A Reader Writes: Every Day Tactical (Situational) Awareness

0
317

My wife and I are ex-cops. She and I have both worked for the Federal Protective Service stationed in Kansas City and I have worked for several upscale suburbs north of Kansas City, MO. We’re retired now, but we still watch for bad guys, everywhere we go.

Before we go into a convenience store or gas station, we take a quick look to observe the body language of the people already in there. If anyone is crouching and hiding we back off and call 911. After that, we get the cell phones on camera mode and get ready to photograph anyone coming out, and any vehicles leaving. This can help the police a great deal as any one of these cars might be a suspect or a get away car. Be careful don’t let anyone know you’re filming. Sometimes there are people in these stores acting strangely, maybe high, or drunk or with mental issues. If you see them, wait a while or keep going. No one wants their day ruined with an interaction like that. If you must enter the building, have your phone in your pocket all set to hit 911 and be prepared with the names and address of your location. Store windows that are covered with so many ads you can hardly see in there, we find worrisome. They call for extra caution.

When we go to the movies, we keep a close eye on the exits. In Aurora, CO recently, a man gained entry to a theater via an exit door that had been propped open and started shooting, killing several and wounding even more. It was another “Gun Free Zone” i.e. low-hanging fruit for a bad guy. I contend that if anyone had opposed him with a single shot he would have dropped his gun and fled. If anything happens, I draw and cover the 180 degrees in front of us, my wife draws and covers the 180 behind us for additional threats.

Rolling up to an ATM, we always look for people standing around or sitting in a nearby car. We will wait for a bit, to see how they react to us watching them. When doing this, we must be ready to engage them quickly. If in doubt, and if you’re not armed, give the place a miss and come back later. Always go somewhere well lit and know your number by heart. Don’t use machines that are remote or hidden such as being located behind buildings, behind pillars, under tress, behind walls, or away from public view. If you use bank drive-thru ATM machine the same rules apply. Make sure there are no obvious hiding places or suspicious persons loitering in the area. If there are, listen to your gut instinct and drive away. Keep your doors locked and the car in gear, with your foot firmly on the brake, while using the ATM machine. Keep a close eye on your rear and side-view mirrors during the transaction. In every case, put your money somewhere safe immediately.

When we go to a restaurant, whether its fast food or a nice place, we sit where at least one of us can face the door to see who comes in. We glance at everyone to ascertain their demeanor. There are fewer places to rob in these lockdown days so everything that is open is a target as are the people sitting in or around it. We check to see if someone is armed and trying to rob the place and patrons or even if they might want to kill everyone in there. It’s a split second thing, but our lizard brain tells us when things are just “wrong” and you should trust it. Mass murders can happen in restaurants.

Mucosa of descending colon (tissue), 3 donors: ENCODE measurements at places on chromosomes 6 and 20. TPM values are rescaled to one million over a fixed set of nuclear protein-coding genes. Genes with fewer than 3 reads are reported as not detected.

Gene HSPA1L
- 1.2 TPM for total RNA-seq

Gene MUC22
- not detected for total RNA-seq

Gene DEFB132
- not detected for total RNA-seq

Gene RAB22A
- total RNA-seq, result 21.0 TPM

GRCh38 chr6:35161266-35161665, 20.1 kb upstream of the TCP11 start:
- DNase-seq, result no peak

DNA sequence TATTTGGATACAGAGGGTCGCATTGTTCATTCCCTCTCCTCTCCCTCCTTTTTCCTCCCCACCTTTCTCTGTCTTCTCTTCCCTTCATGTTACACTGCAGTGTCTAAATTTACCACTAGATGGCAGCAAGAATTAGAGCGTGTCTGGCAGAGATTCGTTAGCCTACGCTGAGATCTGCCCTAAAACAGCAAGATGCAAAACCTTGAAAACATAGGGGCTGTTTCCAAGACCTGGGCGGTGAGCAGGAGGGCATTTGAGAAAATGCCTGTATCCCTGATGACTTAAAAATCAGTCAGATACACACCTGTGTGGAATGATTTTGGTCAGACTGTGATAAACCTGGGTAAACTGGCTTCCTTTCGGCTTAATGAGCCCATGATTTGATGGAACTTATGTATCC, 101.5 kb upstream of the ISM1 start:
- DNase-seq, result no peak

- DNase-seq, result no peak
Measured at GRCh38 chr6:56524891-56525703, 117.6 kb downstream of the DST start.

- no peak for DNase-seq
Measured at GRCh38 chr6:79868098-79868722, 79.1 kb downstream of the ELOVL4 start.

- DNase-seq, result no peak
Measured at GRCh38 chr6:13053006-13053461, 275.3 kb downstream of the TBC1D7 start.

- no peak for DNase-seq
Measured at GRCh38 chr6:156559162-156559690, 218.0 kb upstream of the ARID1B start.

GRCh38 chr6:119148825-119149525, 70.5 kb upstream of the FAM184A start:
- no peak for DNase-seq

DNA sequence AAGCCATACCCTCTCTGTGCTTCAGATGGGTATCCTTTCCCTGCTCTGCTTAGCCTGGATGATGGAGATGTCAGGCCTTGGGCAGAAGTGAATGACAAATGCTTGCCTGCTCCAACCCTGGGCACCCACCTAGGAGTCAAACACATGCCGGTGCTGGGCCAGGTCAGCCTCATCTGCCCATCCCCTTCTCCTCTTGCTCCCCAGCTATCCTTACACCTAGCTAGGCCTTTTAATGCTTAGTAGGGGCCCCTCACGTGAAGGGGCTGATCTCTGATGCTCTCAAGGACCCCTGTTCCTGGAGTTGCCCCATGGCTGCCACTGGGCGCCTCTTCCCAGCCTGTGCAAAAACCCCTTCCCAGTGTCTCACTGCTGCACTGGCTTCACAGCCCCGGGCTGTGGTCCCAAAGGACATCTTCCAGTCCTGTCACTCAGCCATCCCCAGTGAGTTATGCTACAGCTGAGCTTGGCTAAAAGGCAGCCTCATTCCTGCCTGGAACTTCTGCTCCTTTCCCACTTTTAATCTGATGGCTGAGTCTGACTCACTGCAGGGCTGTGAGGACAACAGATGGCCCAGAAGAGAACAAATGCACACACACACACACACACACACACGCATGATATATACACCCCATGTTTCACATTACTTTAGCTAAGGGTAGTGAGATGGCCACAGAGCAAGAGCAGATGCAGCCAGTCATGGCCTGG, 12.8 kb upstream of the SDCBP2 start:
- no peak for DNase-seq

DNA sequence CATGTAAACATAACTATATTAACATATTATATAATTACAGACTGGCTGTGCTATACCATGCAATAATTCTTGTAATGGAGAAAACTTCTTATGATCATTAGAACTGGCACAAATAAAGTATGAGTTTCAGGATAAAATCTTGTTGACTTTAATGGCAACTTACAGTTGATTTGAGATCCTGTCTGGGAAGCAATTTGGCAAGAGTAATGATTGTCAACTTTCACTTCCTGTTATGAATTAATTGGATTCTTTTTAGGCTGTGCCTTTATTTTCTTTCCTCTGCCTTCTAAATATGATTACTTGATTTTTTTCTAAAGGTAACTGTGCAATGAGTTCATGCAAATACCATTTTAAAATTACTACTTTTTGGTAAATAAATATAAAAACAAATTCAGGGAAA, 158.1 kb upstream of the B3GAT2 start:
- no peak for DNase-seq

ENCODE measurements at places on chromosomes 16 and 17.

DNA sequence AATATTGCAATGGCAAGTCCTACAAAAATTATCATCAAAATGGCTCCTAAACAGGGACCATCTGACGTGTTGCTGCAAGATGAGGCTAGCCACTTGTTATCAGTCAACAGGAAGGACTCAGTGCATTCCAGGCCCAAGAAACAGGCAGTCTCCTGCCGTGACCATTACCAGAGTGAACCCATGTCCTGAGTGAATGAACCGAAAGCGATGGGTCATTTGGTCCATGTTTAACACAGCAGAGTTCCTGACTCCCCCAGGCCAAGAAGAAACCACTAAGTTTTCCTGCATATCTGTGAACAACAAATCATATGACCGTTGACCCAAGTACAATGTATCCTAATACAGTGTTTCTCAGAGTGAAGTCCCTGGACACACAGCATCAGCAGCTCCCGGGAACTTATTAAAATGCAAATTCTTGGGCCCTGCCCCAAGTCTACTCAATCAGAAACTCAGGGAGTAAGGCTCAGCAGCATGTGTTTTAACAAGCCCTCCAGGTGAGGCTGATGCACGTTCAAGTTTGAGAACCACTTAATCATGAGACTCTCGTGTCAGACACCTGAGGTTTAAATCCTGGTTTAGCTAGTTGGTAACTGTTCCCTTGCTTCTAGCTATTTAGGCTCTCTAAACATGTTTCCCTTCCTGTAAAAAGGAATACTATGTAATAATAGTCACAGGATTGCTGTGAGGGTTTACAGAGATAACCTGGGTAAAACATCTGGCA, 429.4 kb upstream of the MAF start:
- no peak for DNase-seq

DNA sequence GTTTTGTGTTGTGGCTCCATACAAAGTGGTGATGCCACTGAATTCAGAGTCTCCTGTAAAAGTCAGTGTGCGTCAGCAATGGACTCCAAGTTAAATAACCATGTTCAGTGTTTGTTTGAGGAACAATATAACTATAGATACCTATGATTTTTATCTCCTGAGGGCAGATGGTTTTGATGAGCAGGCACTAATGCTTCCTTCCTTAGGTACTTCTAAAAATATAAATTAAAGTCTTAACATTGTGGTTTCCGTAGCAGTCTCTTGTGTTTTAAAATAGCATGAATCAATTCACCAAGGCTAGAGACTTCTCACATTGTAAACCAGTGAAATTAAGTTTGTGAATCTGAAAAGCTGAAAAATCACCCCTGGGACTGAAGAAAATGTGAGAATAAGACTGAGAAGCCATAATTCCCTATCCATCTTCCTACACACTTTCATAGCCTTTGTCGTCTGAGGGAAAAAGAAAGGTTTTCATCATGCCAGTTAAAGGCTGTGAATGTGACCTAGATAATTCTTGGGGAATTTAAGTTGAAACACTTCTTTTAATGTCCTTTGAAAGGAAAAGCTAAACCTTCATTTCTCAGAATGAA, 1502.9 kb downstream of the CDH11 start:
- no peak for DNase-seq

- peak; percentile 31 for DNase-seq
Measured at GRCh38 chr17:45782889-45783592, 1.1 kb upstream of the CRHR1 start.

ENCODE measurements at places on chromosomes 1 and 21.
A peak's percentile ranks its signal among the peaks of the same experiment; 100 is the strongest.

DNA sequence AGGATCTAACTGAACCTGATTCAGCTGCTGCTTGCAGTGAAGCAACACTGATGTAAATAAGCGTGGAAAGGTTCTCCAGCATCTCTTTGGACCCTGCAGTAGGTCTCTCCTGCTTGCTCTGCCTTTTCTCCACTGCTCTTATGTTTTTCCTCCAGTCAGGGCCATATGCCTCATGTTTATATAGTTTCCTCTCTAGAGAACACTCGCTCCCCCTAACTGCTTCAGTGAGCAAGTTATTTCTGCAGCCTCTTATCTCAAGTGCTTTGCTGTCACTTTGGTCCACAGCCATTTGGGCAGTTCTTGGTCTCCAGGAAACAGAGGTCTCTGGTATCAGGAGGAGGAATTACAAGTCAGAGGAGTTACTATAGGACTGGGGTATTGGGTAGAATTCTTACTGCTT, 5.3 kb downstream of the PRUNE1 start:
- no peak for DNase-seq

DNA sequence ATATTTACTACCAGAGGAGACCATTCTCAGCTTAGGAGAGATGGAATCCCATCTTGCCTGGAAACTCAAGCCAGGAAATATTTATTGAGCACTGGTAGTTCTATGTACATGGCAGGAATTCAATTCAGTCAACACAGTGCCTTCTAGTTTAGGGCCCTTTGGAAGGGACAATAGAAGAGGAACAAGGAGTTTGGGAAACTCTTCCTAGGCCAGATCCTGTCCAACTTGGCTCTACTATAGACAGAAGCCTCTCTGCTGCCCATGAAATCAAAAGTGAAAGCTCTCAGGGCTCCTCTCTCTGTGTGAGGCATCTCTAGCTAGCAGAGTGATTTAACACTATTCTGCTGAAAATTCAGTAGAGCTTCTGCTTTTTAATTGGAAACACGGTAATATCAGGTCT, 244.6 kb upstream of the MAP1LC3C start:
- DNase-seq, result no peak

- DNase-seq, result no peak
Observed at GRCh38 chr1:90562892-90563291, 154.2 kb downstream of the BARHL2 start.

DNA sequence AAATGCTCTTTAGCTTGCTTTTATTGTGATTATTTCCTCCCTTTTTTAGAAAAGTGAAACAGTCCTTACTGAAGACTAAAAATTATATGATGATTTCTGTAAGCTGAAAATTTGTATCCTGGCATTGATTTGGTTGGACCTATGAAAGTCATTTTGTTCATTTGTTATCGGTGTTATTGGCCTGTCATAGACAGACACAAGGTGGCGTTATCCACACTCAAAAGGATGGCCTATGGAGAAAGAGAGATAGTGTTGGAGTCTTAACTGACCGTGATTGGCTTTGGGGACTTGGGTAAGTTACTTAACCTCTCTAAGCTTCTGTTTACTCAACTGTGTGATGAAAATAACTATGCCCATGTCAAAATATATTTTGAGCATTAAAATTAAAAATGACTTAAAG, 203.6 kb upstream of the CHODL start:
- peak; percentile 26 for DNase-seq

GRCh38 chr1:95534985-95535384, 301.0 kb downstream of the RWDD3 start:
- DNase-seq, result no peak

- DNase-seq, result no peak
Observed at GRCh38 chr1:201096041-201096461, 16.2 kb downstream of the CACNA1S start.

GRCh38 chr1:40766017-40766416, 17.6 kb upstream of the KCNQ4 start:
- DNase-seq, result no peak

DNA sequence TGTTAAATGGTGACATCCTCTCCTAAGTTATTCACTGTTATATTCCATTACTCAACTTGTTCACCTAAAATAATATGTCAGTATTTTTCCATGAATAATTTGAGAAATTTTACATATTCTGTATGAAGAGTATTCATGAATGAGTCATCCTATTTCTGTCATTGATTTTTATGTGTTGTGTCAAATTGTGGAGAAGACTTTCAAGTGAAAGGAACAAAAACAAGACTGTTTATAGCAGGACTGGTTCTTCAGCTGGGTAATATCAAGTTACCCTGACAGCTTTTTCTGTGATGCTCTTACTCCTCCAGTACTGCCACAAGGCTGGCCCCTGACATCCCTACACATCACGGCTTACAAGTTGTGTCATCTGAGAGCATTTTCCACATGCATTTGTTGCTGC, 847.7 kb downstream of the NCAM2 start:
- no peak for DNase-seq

If I’m with someone other than my wife, I ask the person(s) I’m with if they are packing heat. I never assume they are. Recently, I was with a guy who always packs, however, on that day, he wasn’t, because he knew I always did. Never assume, always ask.

Before you go home, keep an eye out to the traffic behind you. See if anyone is following you. If you suspect they are, make a series of turns. All rights or all lefts. If they stay with you, do not go home. You don’t want them finding out where you live. Drive to the nearest police station and start honking your horn outside. Of course, you should get the tag and vehicle the and color as they will high tail it when they see where you’re headed. A photo is good if you have a passenger who can take it.

If you have an expertise you’d like to share I am turning to you! You homemakers, gardeners, hobbyists, hunters, survivalists, car enthusiasts, parents, fisherfolk, experts, military experts, marksmen, inventors, bakers, heritage skill experts — all of you with cool things you’re willing to share, please email me at selfreliancecentral@gmail.com . Remember NO POLITICS. This is my desperate attempt to get us back to our self-reliant roots and swamp the site with preparedness and quality of life improvements. Please know that I am the only person involved at SRC and I can’t pay but I would truly love to share your passions. (Please send only your original material. Copyright and intellectual property lawyers trawl these sites to sue people who use other people’s work.)